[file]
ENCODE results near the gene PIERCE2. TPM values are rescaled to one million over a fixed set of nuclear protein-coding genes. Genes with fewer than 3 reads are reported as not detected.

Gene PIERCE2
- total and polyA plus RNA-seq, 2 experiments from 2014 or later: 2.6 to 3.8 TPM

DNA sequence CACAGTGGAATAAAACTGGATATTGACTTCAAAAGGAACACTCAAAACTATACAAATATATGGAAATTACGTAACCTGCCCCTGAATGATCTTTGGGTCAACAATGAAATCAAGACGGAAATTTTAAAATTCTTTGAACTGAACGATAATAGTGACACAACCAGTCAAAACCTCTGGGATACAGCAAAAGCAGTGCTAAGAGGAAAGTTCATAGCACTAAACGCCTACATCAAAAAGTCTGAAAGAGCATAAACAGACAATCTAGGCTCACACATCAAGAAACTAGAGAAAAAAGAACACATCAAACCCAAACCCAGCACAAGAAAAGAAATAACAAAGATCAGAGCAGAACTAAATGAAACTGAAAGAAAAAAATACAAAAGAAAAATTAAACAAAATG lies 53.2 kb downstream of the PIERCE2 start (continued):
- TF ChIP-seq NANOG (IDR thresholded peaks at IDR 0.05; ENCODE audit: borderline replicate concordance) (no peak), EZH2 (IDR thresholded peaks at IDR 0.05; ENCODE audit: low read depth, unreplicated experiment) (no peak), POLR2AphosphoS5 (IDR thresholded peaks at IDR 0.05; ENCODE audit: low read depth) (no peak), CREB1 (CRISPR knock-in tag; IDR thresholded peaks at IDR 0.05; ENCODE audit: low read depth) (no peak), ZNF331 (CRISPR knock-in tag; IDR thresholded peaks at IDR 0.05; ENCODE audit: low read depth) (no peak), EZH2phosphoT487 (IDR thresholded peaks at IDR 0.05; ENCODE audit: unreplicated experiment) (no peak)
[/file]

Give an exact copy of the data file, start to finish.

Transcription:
ENCODE results near the gene PIERCE2. TPM values are rescaled to one million over a fixed set of nuclear protein-coding genes. Genes with fewer than 3 reads are reported as not detected.

Gene PIERCE2
- total and polyA plus RNA-seq, 2 experiments from 2014 or later: 2.6 to 3.8 TPM

DNA sequence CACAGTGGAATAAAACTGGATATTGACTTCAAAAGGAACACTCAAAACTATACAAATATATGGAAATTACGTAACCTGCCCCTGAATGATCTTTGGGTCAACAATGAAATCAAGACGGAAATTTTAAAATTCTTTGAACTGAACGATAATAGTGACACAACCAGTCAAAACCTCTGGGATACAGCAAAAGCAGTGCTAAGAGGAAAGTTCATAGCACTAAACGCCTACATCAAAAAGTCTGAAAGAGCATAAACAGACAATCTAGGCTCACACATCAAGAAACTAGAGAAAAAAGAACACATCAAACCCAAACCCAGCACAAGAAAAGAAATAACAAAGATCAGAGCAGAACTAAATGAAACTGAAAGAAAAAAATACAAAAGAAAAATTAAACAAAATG lies 53.2 kb downstream of the PIERCE2 start (continued):
- TF ChIP-seq NANOG (IDR thresholded peaks at IDR 0.05; ENCODE audit: borderline replicate concordance) (no peak), EZH2 (IDR thresholded peaks at IDR 0.05; ENCODE audit: low read depth, unreplicated experiment) (no peak), POLR2AphosphoS5 (IDR thresholded peaks at IDR 0.05; ENCODE audit: low read depth) (no peak), CREB1 (CRISPR knock-in tag; IDR thresholded peaks at IDR 0.05; ENCODE audit: low read depth) (no peak), ZNF331 (CRISPR knock-in tag; IDR thresholded peaks at IDR 0.05; ENCODE audit: low read depth) (no peak), EZH2phosphoT487 (IDR thresholded peaks at IDR 0.05; ENCODE audit: unreplicated experiment) (no peak)